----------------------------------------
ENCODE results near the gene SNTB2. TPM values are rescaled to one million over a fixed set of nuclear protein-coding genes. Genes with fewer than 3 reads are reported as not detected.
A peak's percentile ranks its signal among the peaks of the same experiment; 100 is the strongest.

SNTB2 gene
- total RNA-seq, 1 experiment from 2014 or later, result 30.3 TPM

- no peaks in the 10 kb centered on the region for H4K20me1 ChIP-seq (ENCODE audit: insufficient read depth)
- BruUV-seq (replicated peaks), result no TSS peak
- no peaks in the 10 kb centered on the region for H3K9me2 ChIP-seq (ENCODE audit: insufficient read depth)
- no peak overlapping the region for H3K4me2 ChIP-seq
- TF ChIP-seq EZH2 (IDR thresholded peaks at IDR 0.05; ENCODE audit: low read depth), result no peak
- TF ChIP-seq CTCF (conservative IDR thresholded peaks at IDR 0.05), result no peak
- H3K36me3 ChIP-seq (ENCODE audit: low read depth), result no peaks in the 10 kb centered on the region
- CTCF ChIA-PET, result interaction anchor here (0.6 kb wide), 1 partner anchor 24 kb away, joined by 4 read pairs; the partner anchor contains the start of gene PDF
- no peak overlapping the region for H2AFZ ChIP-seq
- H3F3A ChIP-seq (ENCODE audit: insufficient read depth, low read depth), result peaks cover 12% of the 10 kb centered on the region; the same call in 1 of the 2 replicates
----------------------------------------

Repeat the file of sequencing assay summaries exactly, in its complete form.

ENCODE results near the gene SNTB2. TPM values are rescaled to one million over a fixed set of nuclear protein-coding genes. Genes with fewer than 3 reads are reported as not detected.
A peak's percentile ranks its signal among the peaks of the same experiment; 100 is the strongest.

SNTB2 gene
- total RNA-seq, 1 experiment from 2014 or later, result 30.3 TPM

- no peaks in the 10 kb centered on the region for H4K20me1 ChIP-seq (ENCODE audit: insufficient read depth)
- BruUV-seq (replicated peaks), result no TSS peak
- no peaks in the 10 kb centered on the region for H3K9me2 ChIP-seq (ENCODE audit: insufficient read depth)
- no peak overlapping the region for H3K4me2 ChIP-seq
- TF ChIP-seq EZH2 (IDR thresholded peaks at IDR 0.05; ENCODE audit: low read depth), result no peak
- TF ChIP-seq CTCF (conservative IDR thresholded peaks at IDR 0.05), result no peak
- H3K36me3 ChIP-seq (ENCODE audit: low read depth), result no peaks in the 10 kb centered on the region
- CTCF ChIA-PET, result interaction anchor here (0.6 kb wide), 1 partner anchor 24 kb away, joined by 4 read pairs; the partner anchor contains the start of gene PDF
- no peak overlapping the region for H2AFZ ChIP-seq
- H3F3A ChIP-seq (ENCODE audit: insufficient read depth, low read depth), result peaks cover 12% of the 10 kb centered on the region; the same call in 1 of the 2 replicates